«The Robotics Institute Carnegie Mellon University Pittsburgh, PA 15213 May 13, 2005 Submitted in partial fulfillment of the requirements for the ...»
2.9 Summary Mission-directed path planning seeks to solve for paths in a context historically addressed in the AI planning and scheduling literature. Path planning is most naturally solved in a state space formulation; the planning and scheduling community has almost universally used spaces of possible plans. Planning and scheduling software deals very effectively with temporal and resource constraint problems, but has not addressed problems where spatial dimensions are so critical, as in path planning. Specifically, planning and scheduling has been most successful at satisfying resource constraints, but has not typically sought to optimize resource usage. Optimization of state parameters is the domain of the state space. Meanwhile, the path planning community has addressed temporal planning in a hierarchical fashion that prevents globally-optimal solutions, and has limited its treatment of the resource management problem to resources that are consumed monotonically over a path.
As demonstrated by ASPEN and CASPER, AI planning and scheduling software can call a path planner as a subroutine to handle mobile phases of a larger activity plan. In scenarios where traverses are relatively short-distance and duration, this type of hierarchy might suffice. But in situations where traverse activities consume a large share of the time and resources in a mission plan, the system cannot tolerate a path planner that is naive to time, resources and constraints. Addressing the combined problem of path planning, temporal planning and resource planning is a central contribution of this thesis.
This thesis elects to follow the path planning paradigm. The following is a brief list of problems in mission-directed
path planning that are largely absent in the robot path planning literature but have been addressed in this thesis:
• Efficient, optimal planning and re-planning, under global constraints, in a state space of greater than two dimensions.
• Simultaneous, global consideration of highly-coupled route, time and resource variables.
• Incorporation of time-varying anisotropic costs and constraints.
• Capability to reason about, constrain and optimize non-monotonic (expendable and replenishable) resource variables.
• Representation of actions, either coupled with navigation actions or distinct, and both mobile and stationary, that enable resource management or achieve non-navigational mission goals.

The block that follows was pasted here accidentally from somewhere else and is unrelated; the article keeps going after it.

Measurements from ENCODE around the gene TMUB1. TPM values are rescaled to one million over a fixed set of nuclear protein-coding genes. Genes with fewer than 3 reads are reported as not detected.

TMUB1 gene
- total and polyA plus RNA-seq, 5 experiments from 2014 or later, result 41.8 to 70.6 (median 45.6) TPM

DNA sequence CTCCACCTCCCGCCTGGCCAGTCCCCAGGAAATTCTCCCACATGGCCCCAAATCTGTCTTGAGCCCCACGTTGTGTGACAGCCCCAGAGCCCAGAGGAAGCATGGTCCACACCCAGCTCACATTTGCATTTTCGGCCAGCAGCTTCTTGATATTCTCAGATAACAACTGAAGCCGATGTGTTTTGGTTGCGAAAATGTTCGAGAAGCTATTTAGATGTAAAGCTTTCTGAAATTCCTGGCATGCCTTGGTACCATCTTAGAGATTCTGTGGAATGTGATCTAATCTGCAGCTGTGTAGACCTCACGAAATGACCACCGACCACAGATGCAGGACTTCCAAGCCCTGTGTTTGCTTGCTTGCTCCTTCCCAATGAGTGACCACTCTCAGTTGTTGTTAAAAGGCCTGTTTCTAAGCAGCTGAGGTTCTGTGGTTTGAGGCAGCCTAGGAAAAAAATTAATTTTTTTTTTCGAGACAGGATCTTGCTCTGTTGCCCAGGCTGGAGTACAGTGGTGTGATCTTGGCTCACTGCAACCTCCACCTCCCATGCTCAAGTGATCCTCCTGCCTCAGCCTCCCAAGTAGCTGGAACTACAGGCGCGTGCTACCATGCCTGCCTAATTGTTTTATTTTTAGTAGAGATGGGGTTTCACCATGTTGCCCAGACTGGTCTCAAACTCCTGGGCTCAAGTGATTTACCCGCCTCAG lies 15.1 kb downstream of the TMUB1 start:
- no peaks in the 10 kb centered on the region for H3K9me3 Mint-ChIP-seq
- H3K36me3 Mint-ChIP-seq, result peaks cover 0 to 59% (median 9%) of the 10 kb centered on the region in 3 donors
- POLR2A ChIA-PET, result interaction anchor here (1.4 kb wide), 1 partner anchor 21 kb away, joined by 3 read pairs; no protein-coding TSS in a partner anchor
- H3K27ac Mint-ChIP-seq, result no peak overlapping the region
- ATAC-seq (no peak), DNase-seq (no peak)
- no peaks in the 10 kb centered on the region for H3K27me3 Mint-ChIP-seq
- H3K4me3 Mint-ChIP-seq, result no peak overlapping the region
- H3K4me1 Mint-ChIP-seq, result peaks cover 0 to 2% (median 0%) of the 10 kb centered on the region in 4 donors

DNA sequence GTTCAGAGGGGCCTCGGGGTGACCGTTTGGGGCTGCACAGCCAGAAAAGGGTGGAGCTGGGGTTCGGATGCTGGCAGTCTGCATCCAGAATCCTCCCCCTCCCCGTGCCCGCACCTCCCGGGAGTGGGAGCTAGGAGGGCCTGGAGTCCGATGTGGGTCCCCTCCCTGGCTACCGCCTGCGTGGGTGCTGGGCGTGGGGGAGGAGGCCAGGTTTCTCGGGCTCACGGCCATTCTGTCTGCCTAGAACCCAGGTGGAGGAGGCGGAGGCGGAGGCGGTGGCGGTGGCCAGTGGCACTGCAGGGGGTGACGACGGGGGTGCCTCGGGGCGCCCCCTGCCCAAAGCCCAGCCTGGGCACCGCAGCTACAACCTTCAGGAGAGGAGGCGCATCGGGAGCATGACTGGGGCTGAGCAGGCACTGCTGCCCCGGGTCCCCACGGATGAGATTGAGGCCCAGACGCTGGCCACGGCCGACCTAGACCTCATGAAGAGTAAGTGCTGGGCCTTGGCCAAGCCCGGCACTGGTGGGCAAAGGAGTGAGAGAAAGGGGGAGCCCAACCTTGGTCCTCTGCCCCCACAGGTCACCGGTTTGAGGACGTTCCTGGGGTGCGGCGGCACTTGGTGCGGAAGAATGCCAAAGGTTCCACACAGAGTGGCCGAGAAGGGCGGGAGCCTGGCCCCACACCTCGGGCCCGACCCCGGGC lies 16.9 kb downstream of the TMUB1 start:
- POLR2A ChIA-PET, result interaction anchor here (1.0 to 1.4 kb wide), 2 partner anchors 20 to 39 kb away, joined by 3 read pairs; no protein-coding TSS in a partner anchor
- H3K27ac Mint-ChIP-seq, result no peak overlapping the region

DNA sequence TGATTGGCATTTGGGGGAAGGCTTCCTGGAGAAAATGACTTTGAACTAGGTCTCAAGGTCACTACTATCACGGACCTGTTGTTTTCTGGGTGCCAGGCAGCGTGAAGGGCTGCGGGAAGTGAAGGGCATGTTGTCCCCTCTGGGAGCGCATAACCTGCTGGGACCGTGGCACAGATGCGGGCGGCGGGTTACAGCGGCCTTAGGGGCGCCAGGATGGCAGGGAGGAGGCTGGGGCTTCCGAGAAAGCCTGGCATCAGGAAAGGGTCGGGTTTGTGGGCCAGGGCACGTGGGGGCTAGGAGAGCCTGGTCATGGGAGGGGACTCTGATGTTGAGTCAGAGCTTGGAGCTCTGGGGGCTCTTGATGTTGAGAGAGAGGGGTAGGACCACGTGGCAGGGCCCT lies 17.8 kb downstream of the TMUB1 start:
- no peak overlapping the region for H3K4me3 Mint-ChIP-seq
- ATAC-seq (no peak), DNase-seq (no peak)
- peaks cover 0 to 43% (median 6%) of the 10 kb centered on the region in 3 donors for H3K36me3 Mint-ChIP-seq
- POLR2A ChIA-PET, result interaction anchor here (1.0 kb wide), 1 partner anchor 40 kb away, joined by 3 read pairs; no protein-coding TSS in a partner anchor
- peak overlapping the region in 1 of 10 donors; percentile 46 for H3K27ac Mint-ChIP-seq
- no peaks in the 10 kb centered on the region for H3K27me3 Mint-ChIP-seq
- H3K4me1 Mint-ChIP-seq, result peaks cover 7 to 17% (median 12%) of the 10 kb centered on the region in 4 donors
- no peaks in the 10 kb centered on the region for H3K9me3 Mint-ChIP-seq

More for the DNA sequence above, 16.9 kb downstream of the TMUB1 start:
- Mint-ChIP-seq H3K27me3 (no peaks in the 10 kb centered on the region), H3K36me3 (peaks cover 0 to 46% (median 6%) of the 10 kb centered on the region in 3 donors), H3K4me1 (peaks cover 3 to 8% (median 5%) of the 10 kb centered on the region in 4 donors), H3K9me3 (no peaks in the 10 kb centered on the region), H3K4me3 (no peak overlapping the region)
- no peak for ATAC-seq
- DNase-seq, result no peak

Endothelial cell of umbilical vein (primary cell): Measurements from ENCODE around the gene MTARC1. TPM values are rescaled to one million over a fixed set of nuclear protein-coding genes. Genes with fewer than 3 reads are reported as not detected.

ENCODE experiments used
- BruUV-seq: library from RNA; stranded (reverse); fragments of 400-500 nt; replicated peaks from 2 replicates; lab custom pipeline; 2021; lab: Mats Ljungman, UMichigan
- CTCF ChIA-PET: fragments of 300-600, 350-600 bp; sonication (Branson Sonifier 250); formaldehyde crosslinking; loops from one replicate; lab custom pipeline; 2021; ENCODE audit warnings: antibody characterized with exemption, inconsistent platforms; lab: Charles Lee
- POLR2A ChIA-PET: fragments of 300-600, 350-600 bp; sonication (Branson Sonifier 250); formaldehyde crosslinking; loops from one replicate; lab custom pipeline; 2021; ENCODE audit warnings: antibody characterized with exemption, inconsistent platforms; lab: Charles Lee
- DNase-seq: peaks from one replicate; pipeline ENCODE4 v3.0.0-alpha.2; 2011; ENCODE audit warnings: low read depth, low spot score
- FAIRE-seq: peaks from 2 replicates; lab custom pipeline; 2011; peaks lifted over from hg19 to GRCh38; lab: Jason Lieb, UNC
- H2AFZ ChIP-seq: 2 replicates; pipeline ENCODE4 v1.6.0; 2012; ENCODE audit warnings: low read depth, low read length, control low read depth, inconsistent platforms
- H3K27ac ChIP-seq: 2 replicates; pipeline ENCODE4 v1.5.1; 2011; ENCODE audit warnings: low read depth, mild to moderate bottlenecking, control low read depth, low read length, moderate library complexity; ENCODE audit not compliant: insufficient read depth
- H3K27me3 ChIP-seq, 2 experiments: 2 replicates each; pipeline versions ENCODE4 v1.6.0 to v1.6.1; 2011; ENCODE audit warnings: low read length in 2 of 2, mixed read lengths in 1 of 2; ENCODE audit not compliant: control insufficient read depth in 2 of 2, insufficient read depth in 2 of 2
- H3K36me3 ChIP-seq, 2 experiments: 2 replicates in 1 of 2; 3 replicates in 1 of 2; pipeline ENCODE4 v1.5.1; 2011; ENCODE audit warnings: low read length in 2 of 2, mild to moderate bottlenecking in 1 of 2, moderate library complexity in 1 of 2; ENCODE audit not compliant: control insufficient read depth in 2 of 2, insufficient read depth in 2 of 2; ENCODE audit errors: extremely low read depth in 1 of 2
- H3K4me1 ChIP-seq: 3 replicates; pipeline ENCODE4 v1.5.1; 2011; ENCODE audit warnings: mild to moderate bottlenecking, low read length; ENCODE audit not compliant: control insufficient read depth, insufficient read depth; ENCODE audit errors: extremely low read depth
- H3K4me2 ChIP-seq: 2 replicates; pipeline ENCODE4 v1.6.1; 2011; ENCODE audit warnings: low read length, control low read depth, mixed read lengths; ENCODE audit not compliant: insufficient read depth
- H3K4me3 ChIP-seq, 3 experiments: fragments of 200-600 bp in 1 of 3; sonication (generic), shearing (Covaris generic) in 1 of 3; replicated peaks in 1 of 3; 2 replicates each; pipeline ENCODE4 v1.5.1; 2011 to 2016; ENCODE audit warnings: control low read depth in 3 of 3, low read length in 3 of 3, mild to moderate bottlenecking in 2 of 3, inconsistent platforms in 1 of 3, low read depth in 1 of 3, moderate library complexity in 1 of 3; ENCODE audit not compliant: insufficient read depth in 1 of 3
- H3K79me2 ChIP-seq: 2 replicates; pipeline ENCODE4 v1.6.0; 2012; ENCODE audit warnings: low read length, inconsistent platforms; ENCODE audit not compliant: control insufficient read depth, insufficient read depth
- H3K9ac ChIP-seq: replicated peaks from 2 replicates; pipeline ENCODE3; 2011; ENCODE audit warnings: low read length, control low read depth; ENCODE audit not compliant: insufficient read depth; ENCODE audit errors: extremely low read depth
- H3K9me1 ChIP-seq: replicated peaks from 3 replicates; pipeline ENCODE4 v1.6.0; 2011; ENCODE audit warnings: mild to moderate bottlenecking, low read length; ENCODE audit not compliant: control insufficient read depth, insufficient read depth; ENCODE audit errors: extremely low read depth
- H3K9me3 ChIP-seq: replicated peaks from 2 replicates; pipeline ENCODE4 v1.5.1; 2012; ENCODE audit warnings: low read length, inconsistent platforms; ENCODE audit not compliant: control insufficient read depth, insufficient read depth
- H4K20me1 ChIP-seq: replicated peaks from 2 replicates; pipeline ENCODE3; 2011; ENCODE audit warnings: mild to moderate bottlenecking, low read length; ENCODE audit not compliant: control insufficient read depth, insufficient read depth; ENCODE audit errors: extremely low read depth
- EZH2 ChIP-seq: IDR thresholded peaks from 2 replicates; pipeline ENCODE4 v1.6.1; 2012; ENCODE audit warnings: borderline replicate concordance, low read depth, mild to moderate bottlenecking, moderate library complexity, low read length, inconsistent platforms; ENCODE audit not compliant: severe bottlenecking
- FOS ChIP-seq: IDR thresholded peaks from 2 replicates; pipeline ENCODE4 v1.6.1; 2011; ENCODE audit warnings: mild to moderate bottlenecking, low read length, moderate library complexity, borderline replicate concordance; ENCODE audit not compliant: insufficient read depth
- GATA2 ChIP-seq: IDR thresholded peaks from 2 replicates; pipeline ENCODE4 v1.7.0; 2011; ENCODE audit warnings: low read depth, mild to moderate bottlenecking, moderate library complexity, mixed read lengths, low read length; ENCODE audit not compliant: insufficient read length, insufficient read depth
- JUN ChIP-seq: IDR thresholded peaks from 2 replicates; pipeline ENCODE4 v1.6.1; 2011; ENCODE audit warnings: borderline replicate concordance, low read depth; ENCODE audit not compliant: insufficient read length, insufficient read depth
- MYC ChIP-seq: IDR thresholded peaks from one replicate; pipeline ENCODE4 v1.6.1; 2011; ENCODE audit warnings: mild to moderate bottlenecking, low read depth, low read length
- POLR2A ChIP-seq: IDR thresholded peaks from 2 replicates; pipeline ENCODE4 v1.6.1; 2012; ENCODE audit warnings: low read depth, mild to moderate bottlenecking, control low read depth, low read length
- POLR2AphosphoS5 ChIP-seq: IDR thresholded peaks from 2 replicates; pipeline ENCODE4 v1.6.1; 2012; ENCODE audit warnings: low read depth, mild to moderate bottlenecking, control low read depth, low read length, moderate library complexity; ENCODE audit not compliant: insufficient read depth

The Incremental Search Engine by Stentz and Tompkins embodies several attributes that are highly desirable or even essential to solve the mission-directed path planning problem. ISE offers the optimality guarantees and re-planning efficiency of D*, which has proven itself in many robot applications. It is also more space and time efficient in addressing higher-dimensional state spaces than other existing algorithms. This is critical if we expect to consider time and resources. Furthermore, ISE enforces global constraints on paths, for example bounds on battery energy.
The next chapter describes ISE in far greater detail as background for presenting a practical solution to missiondirected path planning.
3. Incremental Search
This chapter describes one of the foundations for this work - an algorithm developed by Stentz and Tompkins, called Incremental Search Engine (ISE), that satisfies many of the demands of mission-directed path planning. ISE provides several enhancements over previous algorithms that are critical in mission-directed path planning. ISE is a generalization of the D* algorithm (see Section 2.5 or ) that retains the planning and re-planning efficiency of Focussed D* , but enforces global constraints and operates efficiently in state spaces with greater than two dimensions. Mission-directed path planning is the first and most exhaustive application of ISE.
ISE is a backwards-chaining algorithm that starts its search from one or more goal states, and finds an optimal path that “ends” at the specified start state. Like A* and D*, ISE maintains a list of states to “expand” to propagate the search to new states. These states, beginning with the goals, are prioritized for expansion according to an objective function which accumulates the cost from each state to the goal, and a heuristic function which estimates the cost from the start state to each of the states. State expansion generates all possible backward “arcs”, representing actions in the planning domain, from the final state to several initial states originating the actions. The new states are placed on the list, and prioritized according to their own value. The optimal path emerges upon expanding the start state.